Family & Ancestry


Family

Q. Your books are often concerned with family relationships and ancestry. Are you part of a large family yourself, and is that important to you?

A. Yes to both questions. I belong to a huge extended family network of cousins that runs literally into the hundreds. Whenever we are living near, we are in and out of each other's houses; far apart, we always keep in touch. We're people from all walks of life.

Q. Your family is widely spread around the globe?

A. My close family includes citizens of Britain, Australia, New Zealand, France, and the USA. My own kids are American. By the time you get to second and third cousins, the net gets wider.

Q. And several religious faiths?

A. We can do Church of England, Church of Scotland, Catholic, Quaker, Christian Scientist, Jewish, Agnostic, atheist and I believe a Buddhist. And that's the close family. Big families give you a sense of balance.

Q. A sense of history too, perhaps.

A. You can see it at family gatherings. Thanks to the span of generations you can get with large families, my own son has met six generations of his family before reaching the age of twenty. So if he lives to a good age, he could finish by knowing nine generations. That's a total span of lives of about two hundred and seventy years. Add to that the stories the old ones told about the people they remember, and you have a Rutherfurd novel.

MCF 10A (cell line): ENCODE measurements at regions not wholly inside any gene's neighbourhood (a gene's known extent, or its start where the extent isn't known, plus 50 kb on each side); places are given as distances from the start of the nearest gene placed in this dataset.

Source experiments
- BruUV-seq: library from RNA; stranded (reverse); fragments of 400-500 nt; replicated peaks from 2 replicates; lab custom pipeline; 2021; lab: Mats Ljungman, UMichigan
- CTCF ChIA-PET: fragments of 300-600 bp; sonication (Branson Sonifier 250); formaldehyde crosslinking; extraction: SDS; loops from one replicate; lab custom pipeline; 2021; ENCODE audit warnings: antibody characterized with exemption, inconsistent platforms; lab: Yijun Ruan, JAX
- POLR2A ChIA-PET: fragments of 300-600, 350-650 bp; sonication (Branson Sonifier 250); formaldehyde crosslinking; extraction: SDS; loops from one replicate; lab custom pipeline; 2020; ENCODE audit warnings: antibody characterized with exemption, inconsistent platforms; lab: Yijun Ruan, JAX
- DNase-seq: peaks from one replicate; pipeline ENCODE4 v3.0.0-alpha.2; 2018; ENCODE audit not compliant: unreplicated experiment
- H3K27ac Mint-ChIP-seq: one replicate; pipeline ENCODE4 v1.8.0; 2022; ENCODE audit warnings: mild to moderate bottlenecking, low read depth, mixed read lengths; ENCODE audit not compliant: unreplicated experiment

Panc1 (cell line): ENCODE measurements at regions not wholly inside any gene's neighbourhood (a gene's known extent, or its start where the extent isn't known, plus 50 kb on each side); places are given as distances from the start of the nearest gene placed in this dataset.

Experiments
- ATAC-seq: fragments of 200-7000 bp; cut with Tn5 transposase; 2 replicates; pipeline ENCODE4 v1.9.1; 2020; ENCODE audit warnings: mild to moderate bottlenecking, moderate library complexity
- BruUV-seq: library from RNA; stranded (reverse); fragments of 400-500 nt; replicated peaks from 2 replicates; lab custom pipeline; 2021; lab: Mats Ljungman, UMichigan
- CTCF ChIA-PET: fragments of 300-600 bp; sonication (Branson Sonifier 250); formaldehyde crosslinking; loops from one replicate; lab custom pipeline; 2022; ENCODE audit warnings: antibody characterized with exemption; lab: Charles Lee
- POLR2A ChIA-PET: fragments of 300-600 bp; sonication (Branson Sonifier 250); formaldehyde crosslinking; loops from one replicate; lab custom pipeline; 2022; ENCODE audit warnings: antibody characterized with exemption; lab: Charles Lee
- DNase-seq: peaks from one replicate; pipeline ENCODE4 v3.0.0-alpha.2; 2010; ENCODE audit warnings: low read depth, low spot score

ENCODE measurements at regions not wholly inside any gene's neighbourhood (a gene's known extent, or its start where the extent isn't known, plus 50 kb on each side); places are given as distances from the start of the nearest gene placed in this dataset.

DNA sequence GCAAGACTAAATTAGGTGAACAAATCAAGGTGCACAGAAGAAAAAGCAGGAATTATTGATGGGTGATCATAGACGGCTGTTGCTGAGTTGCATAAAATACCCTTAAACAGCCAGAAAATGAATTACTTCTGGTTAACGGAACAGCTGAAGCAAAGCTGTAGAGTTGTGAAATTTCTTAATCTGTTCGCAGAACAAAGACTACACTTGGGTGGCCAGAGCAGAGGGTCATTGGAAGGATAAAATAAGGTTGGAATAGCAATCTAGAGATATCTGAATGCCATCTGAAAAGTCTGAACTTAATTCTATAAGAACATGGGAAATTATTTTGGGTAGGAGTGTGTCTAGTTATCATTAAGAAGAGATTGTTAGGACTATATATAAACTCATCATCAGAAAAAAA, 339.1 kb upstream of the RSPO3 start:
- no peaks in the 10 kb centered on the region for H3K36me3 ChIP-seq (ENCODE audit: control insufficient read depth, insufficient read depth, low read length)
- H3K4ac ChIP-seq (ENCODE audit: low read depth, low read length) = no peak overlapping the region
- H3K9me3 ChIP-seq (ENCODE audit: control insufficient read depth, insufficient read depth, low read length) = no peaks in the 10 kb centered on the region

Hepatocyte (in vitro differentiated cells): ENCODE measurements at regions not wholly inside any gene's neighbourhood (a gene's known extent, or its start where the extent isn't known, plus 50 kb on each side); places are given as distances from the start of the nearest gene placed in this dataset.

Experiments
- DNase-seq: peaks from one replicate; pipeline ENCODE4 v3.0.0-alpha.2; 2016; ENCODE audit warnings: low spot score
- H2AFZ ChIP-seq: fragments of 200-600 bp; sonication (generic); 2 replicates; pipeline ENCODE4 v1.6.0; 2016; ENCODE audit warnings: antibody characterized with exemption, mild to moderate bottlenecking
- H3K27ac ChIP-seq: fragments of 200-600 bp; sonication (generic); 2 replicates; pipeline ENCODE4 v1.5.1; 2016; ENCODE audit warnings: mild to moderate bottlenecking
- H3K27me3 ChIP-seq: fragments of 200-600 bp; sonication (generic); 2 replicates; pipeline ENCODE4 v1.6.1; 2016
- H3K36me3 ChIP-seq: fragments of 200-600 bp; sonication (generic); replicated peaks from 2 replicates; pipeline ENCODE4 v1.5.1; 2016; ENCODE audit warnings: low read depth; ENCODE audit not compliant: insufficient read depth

Did You Know?
Women's Suffrage in America : In 1918, President Woodrow Wilson had announced his support for a women's suffrage amendment, but progress was slow, and the amendment failed in the senate. To keep up pressure, a group of ladies known as the Silent Sentinels went on silent vigil outside the White House. Some of their banners were pretty strongly worded. But Wilson still asked them in for coffee. Not only did they refuse the invitation, but on February 9, 1919, they actually burned him in effigy in front of the White House! The amendment finally passed the senate in June and was ratified in August 1920.




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